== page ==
For Naypyitaw, these military purchases are meant to secure and protect Myanmar’s maritime interests, especially on the back of its neighbors Bangladesh and Thailand acquiring submarines from China. In this submarine procurement race, Bangladesh, Thailand, and Myanmar are competitively hedging their military purchases between India and China.

Myanmar’s geostrategic importance to India has meant that Delhi did not take a hardline approach on Naypyitaw vis-à-vis the Rohingya issue, even keeping its distance when Myanmar was hauled into the International Court of Justice over accusations of Rohingya genocide. That the Indian government is now led by the right-wing Hindu nationalist Bharatiya Janata Party also meant that the BJP-led government, with their Islamophobic tendencies, is unlikely to be sympathetic to the plight of Muslim Rohingyas.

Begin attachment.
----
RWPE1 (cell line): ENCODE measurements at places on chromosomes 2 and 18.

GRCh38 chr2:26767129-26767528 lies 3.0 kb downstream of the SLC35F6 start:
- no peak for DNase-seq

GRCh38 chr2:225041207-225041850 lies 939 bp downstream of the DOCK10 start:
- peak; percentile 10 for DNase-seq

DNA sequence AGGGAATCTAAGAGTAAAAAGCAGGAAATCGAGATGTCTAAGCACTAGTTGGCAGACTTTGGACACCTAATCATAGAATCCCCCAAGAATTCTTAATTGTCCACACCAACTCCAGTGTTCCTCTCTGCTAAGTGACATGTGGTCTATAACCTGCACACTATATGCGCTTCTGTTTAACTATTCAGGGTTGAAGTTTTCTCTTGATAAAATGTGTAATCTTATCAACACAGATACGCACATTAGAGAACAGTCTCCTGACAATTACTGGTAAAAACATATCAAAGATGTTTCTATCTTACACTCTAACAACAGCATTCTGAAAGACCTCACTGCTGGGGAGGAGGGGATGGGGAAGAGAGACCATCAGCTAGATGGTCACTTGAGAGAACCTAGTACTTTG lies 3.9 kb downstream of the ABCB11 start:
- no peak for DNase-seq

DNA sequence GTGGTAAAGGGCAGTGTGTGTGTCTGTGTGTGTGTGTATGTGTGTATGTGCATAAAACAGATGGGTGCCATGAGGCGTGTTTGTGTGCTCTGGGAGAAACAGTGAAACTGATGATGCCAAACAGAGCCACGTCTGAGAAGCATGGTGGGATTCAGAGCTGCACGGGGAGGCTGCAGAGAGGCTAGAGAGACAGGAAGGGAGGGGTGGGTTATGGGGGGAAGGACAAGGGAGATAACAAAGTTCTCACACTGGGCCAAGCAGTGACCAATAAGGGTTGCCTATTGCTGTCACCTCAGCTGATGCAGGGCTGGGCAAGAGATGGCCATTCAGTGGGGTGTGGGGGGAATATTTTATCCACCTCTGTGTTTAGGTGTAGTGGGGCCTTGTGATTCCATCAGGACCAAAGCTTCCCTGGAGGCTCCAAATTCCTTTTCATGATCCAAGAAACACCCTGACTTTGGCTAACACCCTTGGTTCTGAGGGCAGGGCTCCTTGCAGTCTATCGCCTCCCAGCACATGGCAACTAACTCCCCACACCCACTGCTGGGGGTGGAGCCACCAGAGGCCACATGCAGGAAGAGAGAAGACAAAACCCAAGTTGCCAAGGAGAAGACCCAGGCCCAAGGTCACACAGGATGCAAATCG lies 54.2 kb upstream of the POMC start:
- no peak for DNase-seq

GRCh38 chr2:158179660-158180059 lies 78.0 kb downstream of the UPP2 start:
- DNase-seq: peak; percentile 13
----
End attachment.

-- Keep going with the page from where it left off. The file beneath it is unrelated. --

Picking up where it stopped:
But because of geopolitical considerations and mindful of international public opinion, India, which has a Hindu majority, will need to perform a balancing act between Muslim-majority Bangladesh and Buddhist-majority Myanmar as far as the Rohingya issue is concerned. India has therefore played it safe by providing humanitarian relief even while deporting Rohingya refugees from India for security reasons, provoking the UN’s ire. The quicker the Rohingya issue is resolved, the easier it will be for India to manage its relations with Myanmar and Bangladesh, focusing instead more on bilateral and subregional economic cooperation.

Not immediately obvious is Myanmar’s importance to India’s conduct of cultural diplomacy through the lens of Buddhism for tourism purposes. Modi’s “Buddhist Circuit” initiative, which seeks to double foreign tourist arrivals and revenue by connecting ancient Buddhist heritage sites across different states in India, should resonate with Buddhist-majority Myanmar.